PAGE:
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The San Diego skyline is seen from a beach in Coronado, California November 9, 2011. REUTERS/Mike Blake (UNITED STATES - Tags: CITYSPACE SOCIETY) - RTR2TT1T
The Avenue

Local businesses are worried about Trump’s trade measures

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Local reactions to President Donald Trump’s executive orders have grabbed headlines. Mayors are standing by their sanctuary cities status. Protesters have gathered in airports to decry the refugee ban.

Less visible are the mounting concerns expressed by local business groups about the impacts of “America First” trade policies that may put America last.

Authors

As our colleagues Joseph Parilla and Mark Muro have documented, cities and metropolitan areas across the country will bear the costs of a protectionist agenda. The industries that fuel jobs and opportunities in these metro areas—large and small, red and blue—depend on foreign customers, inputs, and investments to thrive. These range from high export-volume economies like New York and Houston, to high export-intensive smaller communities like Wichita, Kan., and Columbus, Ind. And trade has become increasingly important to local communities over the years as a source of jobs and income. In 2015, exports accounted for about 10 percent of GDP, on average, in the 100 largest metro areas, up from 7.5 percent in 2003. In short, American households, workers, and firms will take a hit if a trade war from punitive measures ensues.

Less visible are the mounting concerns expressed by local business groups about the impacts of “America First” trade policies that may put America last.

That’s why we’ve noticed an uptick in unease among business leadership groups, in private conversations or public statements, about the Trump administration’s trade stances, particularly towards NAFTA. In Iowa, the Greater Des Moines Partnership, the Iowa Farm Bureau Federation, and local economists have called for caution in weighing trade policy changes. Some are concerned that new or increased tariffs on priority market Mexico could hurt demand for the state’s highly global agricultural industries. Businesses in Chicago and Wichita levied warnings about policies that would undermine commerce with Mexico and Canada. In San Diego, where firms and entrepreneurs look south and west for business opportunities, Trump’s withdrawal from TPP and repositioning of the U.S. trade relationship with Mexico drew ire. In particular, the San Diego Regional Economic Development Corporation criticized these actions as undermining the competitive advantages that their industries gain from being part of a bi-national region with Tijuana.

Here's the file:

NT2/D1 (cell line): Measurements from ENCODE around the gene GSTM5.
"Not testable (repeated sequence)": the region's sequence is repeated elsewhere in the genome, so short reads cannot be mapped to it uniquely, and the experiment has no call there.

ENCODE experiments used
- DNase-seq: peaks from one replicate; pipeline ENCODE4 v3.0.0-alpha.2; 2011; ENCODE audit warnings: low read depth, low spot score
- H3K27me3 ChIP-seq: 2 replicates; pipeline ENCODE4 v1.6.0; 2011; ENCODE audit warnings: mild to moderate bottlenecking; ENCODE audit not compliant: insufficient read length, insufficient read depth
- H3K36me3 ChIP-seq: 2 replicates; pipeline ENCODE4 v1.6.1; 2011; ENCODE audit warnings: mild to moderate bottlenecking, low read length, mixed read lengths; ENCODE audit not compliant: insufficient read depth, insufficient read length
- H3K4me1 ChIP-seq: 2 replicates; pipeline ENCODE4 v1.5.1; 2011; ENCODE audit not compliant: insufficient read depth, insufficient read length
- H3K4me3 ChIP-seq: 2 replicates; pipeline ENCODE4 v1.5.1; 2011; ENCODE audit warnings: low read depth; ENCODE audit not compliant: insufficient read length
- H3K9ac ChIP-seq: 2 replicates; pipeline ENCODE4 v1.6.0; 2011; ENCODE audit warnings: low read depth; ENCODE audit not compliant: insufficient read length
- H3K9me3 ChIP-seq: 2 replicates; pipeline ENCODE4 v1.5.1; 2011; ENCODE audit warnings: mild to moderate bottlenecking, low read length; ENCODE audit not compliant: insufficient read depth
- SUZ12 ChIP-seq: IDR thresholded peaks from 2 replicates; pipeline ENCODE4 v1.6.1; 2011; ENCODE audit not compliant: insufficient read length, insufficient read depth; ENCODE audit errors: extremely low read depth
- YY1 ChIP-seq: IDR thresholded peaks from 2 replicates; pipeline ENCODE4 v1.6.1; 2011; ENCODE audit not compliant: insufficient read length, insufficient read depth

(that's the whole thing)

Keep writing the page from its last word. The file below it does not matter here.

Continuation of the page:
“Here in San Diego, we marvel at the transformation over the past 50 years from a sleepy Navy town to a global city that develops life-changing technologies,” two San Diego civic leaders wrote in an op-ed last week, “We didn’t get here by building walls, and we won’t get ahead that way either.”

This heightened awareness of trade’s import to local economies stems from the work of coalitions in these three markets—and dozens of other cities and metropolitan areas—to implement global trade and investment strategies. Those innovative strategies, which many developed in concert with Brookings, could unravel as Trump’s policies turn the country inward. Federal policies have (at least historically) played the important role of opening up markets, ensuring fair trade, and offering financing and commercial services. But local leaders play a crucial complementary role in reaching out to under-exporting firms and ensuring they are able to connect to such services and ultimately new customers across the globe.

For instance, leaders in Charleston, S.C., Syracuse, N.Y., and Kansas City, developed new organizations, services, and training classes to help firms navigate export opportunities. In Portland, Ore. and Milwaukee, public and private sector leaders organized firms in globally competitive specializations in green-building and water-technology so these firms can more effectively apply their expertise to growing global problems. It is this federal-local division of labor that enables the United States to effectively boost exports, create and retain local jobs, and close the trade deficit.

To be sure, trade is not without costs, as MIT economist David Autor and colleagues and our colleagues Muro and Parilla have uncovered. Yet solely focusing on these downsides ignores the job-creating, innovation-enhancing, and wage-increasing benefits of global engagement to the United States and its network of regional economies. 

At his Senate confirmation hearing, Secretary of Commerce-nominee Wilbur Ross described the importance of increasing U.S. exports. “…we cannot afford trade that is inherently bad for American workers and for American businesses,” Ross said, “but I think there are plenty of opportunities to expand our exports and I think the number one objective will be expanding our exports.”

The Trump administration would stand to benefit by listening to these business leaders from across the country. If the goal is to boost exports, they should consider the trade-offs of policies that could increase the costs of exporting and reduce demand for U.S. goods and services. If the goal is not top-down but bottom up, the White House and Congress should support local aspirations to engage globally to create good jobs at home.

The San Diego Regional EDC is a member of the Metropolitan Leadership Council, a network of business, civic and philanthropic leaders that acts as a financial and intellectual partner of the Brookings Metropolitan Policy Program.

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